1 במאי

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המארגנים של אירועי 1 במאי החליטו לדחות את דאמו המתוכנן ל2 במאי.
הסיבה לכך היא שהשנה הראשון למאי זהו יום השואה.
למארגנים נראה הגיוני ומוסרי לדחות את חג עובדים הבינלאומיבגלל סיבה זו.
אך אם החלטה זאת הגיונית ומוסרית באמת?

לא נראה לי.
שאלה ראשונה שמופיעה לי בראש היא למה ציונשיסטים קובעים את יום השואה?
מה קשר שלהם לשואה בכלל?
אחרי ששיתפו פעולה עם הנאצים, אחרי שגנבו כסף של ניצולי השואה(ההורים שלי הם גם מניצולי השואה ואמה שלי נפלה קורבן לגנבים הללו)יש להם חוצפה לקבועה מועדים!?
ובקשר לציון של יום השואה עצמו: למה באביב ולא בסתיו, כאשר התרחש רצח המוני בבאבי יאר?
ועוד הערה לגבי מועד של יום השואה שכל השנה נופל לתאריך אחר.
מה שמשטר הציונשיסטי נתן מונופול לקבועה מועדים במדינה לכמורה היהודית קלריקל פשיסטית נראה לי הגיוני.
לא חיכיתי מציונשיסטים מהשהו אחר.
אך למה אלה, שנחשבים את העצמם שמאל מקבלים את כללים אשר נקבעו על ידי ציונשיסטים?!
ובסוף ברצוני לציין עוד דבר:
לא מעט דם של פועלים סביב העולם נשפך למען זכות לציין חג הזה .
גם היום פועלים במדינות רבות משלמים בדממם על מנת לציין 1 במאי.
לכן, אם רציתם להמנע מחיכוכים עם ציונשיסטים, היה אפשר לציין ראשון במאי בערב של אותו יום, כיום השואה לפי לוח זמנים הדתי פג באותו ערב.

Comments

Re: More "Israeli" Propaganda

"700,000 Palestinians in 1919"

Is your definition of "palestinian" any one who isn't a Jew?

Or does this figure include the Jews living in this land, too?

Here's some census data- so just how do you define Palestinian?

The Turkish census of 1905, gives these figures for the inhabitants of Jerusalem: Jews, 45,000; Moslems, 8,000; Orthodox Christians, 6000; Latins, 2500; Armenians, 950; Protestants, 800; Melkites, 250; Copts, 150; Abyssinians, 100; Jacobites, 100; Catholic Syrians, 50.

Re: More "Israeli" Propaganda

Speaking of mythology ...

An invention called 'the Jewish people'
By Tom Segev
http://www.haaretz.com/hasen/spages/959229.html

Tiny,vocal minority

Only a tiny, vocal minority of Jews are in any way "anti-zionist". Of those, the most are Jews by an accident of birth only and are generally Marxists. They are ignored by the mainstream and are considered fringe.

Re: 1 במאי

הם בטח סתם לא חשבו על זה -- הם הרי חילוניים מעין להם לזכור כזה דבר?

The truth about Beit Jala

This is the wall between Gilo and Beit Jala that Israel built to protect her citizens" 'This is the village called Beit Jala,' he told me, 'and the tank fired from over there, in Gilo' - where I had been the day before."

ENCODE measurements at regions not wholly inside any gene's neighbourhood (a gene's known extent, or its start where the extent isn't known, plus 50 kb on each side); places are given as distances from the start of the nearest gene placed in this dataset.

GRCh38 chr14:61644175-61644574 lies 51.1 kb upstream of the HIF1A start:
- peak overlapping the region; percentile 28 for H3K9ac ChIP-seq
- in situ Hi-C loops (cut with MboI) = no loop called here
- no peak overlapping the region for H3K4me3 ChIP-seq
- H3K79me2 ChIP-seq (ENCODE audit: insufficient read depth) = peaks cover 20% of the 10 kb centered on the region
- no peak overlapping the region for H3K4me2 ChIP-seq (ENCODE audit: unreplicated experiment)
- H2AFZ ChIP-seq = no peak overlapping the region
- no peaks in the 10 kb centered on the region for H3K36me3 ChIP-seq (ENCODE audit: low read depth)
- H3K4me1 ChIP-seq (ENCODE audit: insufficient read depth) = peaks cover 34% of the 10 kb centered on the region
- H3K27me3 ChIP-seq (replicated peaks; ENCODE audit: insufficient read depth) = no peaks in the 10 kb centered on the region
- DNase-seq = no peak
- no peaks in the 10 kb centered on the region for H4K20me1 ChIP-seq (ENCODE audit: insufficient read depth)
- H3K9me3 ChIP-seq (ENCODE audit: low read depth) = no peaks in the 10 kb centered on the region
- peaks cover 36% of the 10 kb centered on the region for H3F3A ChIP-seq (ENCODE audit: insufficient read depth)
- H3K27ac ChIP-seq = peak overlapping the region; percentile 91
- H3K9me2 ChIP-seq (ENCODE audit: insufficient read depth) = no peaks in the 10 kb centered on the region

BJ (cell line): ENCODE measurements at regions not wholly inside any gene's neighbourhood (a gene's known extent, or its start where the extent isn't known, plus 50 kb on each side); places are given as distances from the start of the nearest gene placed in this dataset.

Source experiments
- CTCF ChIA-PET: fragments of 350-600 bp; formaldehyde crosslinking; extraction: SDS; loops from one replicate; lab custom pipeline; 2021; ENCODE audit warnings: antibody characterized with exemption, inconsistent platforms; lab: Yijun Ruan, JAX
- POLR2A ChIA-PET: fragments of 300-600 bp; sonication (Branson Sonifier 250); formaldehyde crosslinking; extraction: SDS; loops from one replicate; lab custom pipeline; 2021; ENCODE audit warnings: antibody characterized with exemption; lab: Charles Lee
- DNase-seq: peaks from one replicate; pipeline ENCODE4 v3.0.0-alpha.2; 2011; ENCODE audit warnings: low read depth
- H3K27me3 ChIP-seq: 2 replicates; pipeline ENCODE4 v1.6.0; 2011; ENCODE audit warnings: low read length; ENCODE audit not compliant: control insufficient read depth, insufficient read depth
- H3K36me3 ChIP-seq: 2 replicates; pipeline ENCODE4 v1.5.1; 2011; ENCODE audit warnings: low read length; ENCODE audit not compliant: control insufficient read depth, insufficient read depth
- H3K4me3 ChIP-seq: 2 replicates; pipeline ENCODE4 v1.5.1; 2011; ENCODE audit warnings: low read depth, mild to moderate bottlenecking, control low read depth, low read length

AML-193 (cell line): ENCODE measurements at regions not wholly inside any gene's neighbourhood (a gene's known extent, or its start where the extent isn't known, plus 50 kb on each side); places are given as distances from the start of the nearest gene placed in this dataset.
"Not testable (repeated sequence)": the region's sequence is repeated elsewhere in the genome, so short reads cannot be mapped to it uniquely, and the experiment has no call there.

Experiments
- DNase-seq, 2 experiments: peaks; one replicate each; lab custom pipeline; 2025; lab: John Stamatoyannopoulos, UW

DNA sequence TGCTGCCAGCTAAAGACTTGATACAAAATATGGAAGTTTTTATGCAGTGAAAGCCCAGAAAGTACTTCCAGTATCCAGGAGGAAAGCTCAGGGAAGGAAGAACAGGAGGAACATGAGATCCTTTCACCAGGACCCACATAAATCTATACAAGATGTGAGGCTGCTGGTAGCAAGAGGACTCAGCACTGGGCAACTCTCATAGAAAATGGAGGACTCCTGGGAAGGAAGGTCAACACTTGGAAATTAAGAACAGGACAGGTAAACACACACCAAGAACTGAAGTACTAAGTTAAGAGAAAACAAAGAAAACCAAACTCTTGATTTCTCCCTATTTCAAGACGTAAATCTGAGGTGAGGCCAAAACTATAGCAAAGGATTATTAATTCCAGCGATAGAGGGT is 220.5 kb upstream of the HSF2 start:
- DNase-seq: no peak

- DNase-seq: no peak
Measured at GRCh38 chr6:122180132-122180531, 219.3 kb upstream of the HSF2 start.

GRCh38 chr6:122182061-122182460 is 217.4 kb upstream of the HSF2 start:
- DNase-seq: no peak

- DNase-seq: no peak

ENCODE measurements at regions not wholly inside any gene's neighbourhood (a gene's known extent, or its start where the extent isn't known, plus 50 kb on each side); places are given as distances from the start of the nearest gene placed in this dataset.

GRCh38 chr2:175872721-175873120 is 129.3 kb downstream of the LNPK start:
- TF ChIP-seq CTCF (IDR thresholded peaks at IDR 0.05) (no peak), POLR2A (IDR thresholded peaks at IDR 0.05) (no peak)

What really happened:

The Jewish neighborhood of Gilo was under siege- it was subject to over 400 attacks by Palestinian Muslim terrorists, who had hidden in the Christian neighborhood of Beit Jala. People were afraid to leave their homes.
The Palestinians were hoping Israel would retaliate, and cause damage to teh Christian community- they have been attempting to undermine Christian support for Israel foir years.
Instead, to protect her citizens- Israel built a wall.

'Antisemitic' Slur Curbs Talk About Israel

Sorry, Plant, but the Tactic of Disinformation you've engaged in here is Change the Subject.

Hmmm ... Another Zionist/Plant LIE Exposed (Again):

CAMERA ALERT: Letter by Martin Luther King a Hoax
http://www.camera.org/index.asp?x_context=8&x_article=369

'Antisemitic' Slur Curbs Talk About Israel

And that's why Zionists, including our Plant, use it. It works.

Sometimes ...

By Michael Smerconish

The book by John J. Mearsheimer and Stephen M. Walt.

One year after 9/11, I visited Israel as a guest of the Jerusalem Post. In the midst of the intifadah, the hard-line newspaper arranged for me to broadcast my daily radio show from Jerusalem. At the time, I was also filing one-minute commentaries for KYW-AM (1060). One of them caused some consternation at home. Here is what I said:

"Yesterday, an Israeli guide was anxious to show me the community called Gilo.

" 'Look,' he said, 'at the sandbags that these people have to place in their windows to shield them from sniper fire from a neighboring village called Beit Jala.'

"Sure enough, there were sandbags in windows and bullet holes in walls. Thinking of my kids, I said, 'That's no place to raise a family.'

"Today, I had a different guide with a different perspective. He wanted me to tour an Arab neighborhood in the West Bank.

" 'Look at where Israeli tank fire has destroyed these homes,' he said to me. I looked. The devastation was terrible. 'This is no place to live,' I said to myself.

" 'Where are we?' I asked.

" 'This is the village called Beit Jala,' he told me, 'and the tank fired from over there, in Gilo' - where I had been the day before."

I ended the commentary by saying: "And so it goes."

My intention was only to present a form of geopolitical glass half empty/half full, not to assert any moral equivalency. But that didn't spare me an onslaught of e-mail from Jewish listeners disappointed in what I had said, or what they thought I was implying. Some told me my "comparison" was anti-Semitic, which stunned me, given that my entire trip had a palpable, pro-Israeli tone.

I was reminded of that experience this week while considering the backlash against the release of The Israel Lobby and U.S. Foreign Policy, by John J. Mearsheimer and Stephen M. Walt. Mearsheimer is a political scientist at the University of Chicago. Walt is a professor at Harvard University's John F. Kennedy School of Government.